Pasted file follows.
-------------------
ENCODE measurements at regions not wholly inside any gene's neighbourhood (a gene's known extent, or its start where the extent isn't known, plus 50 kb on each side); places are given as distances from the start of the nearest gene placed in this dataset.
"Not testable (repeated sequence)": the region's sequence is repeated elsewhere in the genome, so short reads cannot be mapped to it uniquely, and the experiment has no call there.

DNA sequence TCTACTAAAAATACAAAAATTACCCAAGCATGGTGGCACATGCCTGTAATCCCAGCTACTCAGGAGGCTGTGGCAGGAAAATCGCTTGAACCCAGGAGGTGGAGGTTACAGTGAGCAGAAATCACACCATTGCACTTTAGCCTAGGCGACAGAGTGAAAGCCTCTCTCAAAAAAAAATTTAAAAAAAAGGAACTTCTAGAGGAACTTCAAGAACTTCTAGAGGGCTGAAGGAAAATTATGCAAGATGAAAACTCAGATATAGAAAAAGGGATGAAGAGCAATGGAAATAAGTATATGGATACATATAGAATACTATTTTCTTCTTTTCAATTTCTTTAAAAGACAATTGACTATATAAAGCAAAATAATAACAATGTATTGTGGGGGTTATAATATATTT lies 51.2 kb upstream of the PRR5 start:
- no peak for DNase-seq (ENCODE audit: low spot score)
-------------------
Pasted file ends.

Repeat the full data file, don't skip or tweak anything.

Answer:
ENCODE measurements at regions not wholly inside any gene's neighbourhood (a gene's known extent, or its start where the extent isn't known, plus 50 kb on each side); places are given as distances from the start of the nearest gene placed in this dataset.
"Not testable (repeated sequence)": the region's sequence is repeated elsewhere in the genome, so short reads cannot be mapped to it uniquely, and the experiment has no call there.

DNA sequence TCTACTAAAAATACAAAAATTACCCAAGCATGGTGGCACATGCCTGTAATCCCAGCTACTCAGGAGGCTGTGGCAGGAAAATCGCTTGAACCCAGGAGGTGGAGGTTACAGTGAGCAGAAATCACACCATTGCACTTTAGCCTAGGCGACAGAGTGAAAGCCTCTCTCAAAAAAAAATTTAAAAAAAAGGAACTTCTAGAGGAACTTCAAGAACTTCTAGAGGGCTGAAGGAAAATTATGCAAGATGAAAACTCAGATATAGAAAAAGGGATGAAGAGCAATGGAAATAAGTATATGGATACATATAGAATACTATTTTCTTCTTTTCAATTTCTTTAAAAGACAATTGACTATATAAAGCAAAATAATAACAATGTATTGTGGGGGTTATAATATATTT lies 51.2 kb upstream of the PRR5 start:
- no peak for DNase-seq (ENCODE audit: low spot score)